2. Sit down and write out a plan. Sometimes just seeing something literally spelled out in front of you is a really great way to assure that it’s a permanent plan, that it will stick. Remember to include a reminder to drink plenty of water. Eight glasses (eight ounces each) of water a day is recommended, but honestly I hardly ever drink that much. If I hit four, I’m doing well. I strive for more, though. You can tailor your plan to fit your needs. Low-carb eating ranges from only limiting carbs to a full on Keto lifestyle (which I decided wasn’t for me). Some low-carb eaters set a limit, such as fifty, but will eat toast or bread so long as it fits under fifty carbs for that day. I have chosen to forgo the breads, pastas, and rices altogether.
  3. Do not weigh yourself every single day, but if you do not own a scale, I would recommend you buy one. Mine is digital and also measures bone mass and BMI. It’s more technologically advanced than I was prepared for, but I love it. I record my weight in my planner, but there are apps where you can track your weight, too.
  4. Track what you eat. Write it down, along with the carbs and calories. Or, you can get an app for that, too. I use Spark People, but a lot of people prefer My Fitness Pal. I didn’t like the latter, but most people do. Use whatever makes you comfortable.
  5. Create an exercise plan. If you have medical needs and see a doctor regularly, ask them for suggestions. If not, walking isn’t crowded and is a very heart healthy way to exercise if you don’t live anywhere near a gym or don’t want to pay for a membership. Also, on rainy days, you can check out Leslie Sansone’s Walk-A-Mile DVD’s.  I bought a pair of small weights to carry while I walk, too.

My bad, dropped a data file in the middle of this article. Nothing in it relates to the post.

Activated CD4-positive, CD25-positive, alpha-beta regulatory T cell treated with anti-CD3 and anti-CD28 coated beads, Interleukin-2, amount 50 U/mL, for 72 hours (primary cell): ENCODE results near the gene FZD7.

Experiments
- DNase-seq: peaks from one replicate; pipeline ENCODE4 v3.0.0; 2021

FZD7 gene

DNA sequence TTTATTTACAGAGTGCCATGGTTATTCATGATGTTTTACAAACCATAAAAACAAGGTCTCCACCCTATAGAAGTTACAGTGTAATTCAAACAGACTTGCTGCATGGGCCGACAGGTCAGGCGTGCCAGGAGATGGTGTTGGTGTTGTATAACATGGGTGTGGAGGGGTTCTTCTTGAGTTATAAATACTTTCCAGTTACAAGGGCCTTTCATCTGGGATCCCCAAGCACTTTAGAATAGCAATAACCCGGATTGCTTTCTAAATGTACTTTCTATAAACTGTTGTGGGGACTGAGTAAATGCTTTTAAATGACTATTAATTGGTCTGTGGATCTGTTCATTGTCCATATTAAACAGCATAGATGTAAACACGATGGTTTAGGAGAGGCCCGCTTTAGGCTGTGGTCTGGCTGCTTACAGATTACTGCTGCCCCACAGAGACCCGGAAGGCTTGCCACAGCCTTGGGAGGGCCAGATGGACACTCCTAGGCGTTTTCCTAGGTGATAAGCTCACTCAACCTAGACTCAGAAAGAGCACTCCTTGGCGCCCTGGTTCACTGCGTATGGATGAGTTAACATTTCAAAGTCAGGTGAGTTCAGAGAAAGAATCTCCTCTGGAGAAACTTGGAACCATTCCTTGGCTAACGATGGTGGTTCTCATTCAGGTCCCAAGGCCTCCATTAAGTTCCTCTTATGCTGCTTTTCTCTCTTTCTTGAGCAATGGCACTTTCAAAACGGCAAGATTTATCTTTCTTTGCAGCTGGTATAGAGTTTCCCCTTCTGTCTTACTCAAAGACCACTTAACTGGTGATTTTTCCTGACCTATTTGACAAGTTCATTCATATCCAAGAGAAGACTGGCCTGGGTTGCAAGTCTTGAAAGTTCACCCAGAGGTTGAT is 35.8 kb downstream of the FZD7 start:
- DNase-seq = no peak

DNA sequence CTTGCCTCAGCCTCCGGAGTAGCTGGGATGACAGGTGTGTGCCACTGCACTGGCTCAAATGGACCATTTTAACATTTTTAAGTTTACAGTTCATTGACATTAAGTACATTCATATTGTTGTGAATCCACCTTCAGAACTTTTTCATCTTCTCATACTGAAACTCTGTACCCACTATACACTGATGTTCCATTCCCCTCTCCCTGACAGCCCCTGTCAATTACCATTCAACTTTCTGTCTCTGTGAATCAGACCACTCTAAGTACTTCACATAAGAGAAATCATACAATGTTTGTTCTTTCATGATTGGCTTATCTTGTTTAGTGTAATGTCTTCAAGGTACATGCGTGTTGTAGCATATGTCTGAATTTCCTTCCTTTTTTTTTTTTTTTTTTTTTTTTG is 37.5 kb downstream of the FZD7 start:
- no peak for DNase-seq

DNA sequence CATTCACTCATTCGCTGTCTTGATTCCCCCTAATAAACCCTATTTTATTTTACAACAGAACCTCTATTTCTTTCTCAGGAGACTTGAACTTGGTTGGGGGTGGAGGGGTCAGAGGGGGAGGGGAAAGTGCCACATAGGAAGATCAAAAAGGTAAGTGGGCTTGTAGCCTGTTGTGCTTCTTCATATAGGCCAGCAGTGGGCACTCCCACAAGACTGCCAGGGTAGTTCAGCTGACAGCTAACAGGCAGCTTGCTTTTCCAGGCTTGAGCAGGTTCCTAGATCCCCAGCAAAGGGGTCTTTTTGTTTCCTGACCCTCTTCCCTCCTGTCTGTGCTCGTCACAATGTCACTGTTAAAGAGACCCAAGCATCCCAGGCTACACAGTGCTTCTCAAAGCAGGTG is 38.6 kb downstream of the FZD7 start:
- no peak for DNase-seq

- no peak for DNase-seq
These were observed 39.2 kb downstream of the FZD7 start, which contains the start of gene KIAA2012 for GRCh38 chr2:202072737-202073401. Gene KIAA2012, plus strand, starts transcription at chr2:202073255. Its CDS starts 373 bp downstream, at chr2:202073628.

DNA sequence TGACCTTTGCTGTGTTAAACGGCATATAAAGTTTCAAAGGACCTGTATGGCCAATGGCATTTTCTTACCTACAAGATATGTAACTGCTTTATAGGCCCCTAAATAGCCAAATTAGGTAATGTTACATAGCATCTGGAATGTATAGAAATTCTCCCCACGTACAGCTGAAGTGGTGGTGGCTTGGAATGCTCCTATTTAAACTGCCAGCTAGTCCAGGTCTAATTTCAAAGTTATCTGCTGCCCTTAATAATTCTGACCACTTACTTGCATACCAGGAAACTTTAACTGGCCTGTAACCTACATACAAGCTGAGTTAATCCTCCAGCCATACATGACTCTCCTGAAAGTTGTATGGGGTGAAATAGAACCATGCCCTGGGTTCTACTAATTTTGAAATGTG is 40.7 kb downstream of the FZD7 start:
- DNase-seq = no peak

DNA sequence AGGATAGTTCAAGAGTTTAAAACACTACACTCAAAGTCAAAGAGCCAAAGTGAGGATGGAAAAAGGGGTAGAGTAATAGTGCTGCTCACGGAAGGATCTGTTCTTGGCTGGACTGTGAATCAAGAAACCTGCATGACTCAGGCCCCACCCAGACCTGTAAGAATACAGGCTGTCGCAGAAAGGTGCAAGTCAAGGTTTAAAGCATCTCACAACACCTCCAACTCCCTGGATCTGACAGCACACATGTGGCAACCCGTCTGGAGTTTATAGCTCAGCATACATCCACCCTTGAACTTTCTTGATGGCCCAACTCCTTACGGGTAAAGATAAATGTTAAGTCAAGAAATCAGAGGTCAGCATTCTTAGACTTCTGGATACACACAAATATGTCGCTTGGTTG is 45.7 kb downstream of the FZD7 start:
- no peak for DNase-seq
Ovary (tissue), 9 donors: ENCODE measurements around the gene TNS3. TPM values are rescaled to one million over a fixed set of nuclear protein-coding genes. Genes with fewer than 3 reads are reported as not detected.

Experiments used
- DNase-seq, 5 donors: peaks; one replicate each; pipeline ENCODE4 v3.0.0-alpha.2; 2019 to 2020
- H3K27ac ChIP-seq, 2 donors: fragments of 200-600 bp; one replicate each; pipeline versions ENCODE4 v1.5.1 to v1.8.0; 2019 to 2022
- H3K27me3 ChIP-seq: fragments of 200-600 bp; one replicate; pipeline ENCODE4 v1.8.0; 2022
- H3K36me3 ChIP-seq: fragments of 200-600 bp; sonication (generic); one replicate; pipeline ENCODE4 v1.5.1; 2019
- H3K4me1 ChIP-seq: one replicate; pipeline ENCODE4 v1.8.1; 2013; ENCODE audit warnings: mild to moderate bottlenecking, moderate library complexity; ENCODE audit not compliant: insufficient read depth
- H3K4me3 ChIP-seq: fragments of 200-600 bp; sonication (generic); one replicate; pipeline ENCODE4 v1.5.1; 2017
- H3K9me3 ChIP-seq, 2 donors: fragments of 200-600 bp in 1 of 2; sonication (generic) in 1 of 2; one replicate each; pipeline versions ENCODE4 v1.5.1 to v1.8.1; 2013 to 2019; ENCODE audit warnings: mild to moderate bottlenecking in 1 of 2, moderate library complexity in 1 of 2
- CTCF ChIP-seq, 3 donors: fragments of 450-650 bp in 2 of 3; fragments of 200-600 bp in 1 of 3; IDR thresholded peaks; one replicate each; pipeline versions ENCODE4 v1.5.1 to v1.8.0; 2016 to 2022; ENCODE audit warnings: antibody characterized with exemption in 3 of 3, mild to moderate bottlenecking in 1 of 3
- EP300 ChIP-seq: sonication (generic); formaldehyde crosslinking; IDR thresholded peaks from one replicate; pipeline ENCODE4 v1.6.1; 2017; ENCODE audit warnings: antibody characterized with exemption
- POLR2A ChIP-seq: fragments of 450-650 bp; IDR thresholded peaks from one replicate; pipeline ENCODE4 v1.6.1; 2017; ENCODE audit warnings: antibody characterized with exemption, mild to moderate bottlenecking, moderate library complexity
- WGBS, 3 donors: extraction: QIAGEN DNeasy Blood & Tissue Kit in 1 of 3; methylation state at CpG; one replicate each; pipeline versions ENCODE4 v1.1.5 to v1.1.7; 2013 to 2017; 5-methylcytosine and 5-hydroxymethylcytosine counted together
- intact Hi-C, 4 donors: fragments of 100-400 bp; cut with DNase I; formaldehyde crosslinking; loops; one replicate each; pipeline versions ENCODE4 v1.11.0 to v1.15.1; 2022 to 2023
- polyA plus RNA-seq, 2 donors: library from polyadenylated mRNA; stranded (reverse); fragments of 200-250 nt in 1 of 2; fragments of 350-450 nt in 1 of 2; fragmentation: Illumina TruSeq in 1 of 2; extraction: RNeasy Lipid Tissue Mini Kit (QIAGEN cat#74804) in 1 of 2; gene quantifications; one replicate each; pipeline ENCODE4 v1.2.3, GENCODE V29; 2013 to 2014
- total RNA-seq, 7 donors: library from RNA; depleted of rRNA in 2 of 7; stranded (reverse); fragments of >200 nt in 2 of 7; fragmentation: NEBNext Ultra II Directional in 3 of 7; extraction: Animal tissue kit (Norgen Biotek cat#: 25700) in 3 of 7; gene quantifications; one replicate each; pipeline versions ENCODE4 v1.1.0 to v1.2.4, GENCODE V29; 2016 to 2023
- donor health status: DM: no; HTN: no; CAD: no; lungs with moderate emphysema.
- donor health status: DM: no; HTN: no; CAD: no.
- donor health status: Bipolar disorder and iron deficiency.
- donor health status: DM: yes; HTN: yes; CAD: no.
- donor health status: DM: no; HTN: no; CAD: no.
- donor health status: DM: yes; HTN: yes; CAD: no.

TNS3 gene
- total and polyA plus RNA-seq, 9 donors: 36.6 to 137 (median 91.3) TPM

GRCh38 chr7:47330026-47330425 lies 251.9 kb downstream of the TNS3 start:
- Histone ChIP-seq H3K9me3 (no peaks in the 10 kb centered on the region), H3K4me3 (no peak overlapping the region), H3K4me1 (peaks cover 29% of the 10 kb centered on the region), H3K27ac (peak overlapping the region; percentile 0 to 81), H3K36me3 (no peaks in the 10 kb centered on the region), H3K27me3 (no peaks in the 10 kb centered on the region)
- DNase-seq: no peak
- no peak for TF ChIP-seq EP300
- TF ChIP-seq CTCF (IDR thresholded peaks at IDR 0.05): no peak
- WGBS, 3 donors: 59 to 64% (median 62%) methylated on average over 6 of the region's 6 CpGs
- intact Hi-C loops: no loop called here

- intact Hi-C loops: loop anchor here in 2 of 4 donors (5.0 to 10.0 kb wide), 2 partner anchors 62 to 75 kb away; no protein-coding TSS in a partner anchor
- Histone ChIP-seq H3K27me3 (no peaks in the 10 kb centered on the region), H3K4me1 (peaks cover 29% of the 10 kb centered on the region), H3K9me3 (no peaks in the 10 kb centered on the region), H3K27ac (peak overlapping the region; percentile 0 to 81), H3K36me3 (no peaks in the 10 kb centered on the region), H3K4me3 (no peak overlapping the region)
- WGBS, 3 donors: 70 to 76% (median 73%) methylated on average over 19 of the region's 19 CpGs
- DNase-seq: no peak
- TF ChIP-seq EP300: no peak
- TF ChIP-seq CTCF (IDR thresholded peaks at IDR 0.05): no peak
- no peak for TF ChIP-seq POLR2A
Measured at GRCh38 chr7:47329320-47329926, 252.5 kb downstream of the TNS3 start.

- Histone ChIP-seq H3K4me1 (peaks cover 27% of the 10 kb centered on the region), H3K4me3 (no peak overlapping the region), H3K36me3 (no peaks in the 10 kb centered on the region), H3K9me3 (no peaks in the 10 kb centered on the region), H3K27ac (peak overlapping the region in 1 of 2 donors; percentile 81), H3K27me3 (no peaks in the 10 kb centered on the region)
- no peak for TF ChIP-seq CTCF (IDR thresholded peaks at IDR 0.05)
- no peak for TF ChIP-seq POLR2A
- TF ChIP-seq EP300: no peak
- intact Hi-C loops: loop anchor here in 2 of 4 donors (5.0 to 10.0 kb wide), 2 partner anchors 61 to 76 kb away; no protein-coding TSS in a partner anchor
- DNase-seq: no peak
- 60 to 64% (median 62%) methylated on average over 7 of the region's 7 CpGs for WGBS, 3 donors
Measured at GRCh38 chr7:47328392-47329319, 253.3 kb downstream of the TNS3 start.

6. Remember that you are human and humans sometimes make mistakes. You might cheat. And, if you do, you can always make up for it by starting over the very next day. If I have one too many carbs, I try to, at the very least, keep my calories where they need to be. I have only gone over with both once. And, I keep losing. I figured I’m losing about 2.5 lbs. / week. Slow and steady. Last week I lost less than that, but it’s okay because sometimes it goes that way. Even if you gain, it’s okay. Just keep going.
  7. Look for a support system. Spark People has a great online community. I’m in a low-carb group on Facebook, too, and those people are fantastic for sharing their own ups and downs, sharing recipes, and it’s nice to know that I have help if I need it.
  8. If you’re a milk drinker, try some unsweetened almond milk. I love that stuff. Buy some peanut butter (whichever kind you like) and keep it handy. Stock up on sugar free jello, Powerade zero, bottled waters, lean meats, cheeses you like, and veggies. Google and Pinterest will be your best friends for recipes. I may even share some of mine here, too.
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  9. Do not plan cheat meals. In fact, plan your meals ahead in order to avoid the cheat meals. A cheat may happen, but don’t plan them. If you eat out, usually you can find some kind of lean chicken and veggie meal. If you eat fast food out (which sometimes happens), you can always get a salad or a burger (and ditch the bun).
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If you’re interested in a low-carb lifestyle, just remember that if I can do it, you can too. I still have a long way to go, but every journey begins somewhere. Feel free to share your tips and tricks in comments. I’m always learning something new.

3 thoughts on “About my diet, plus some tips!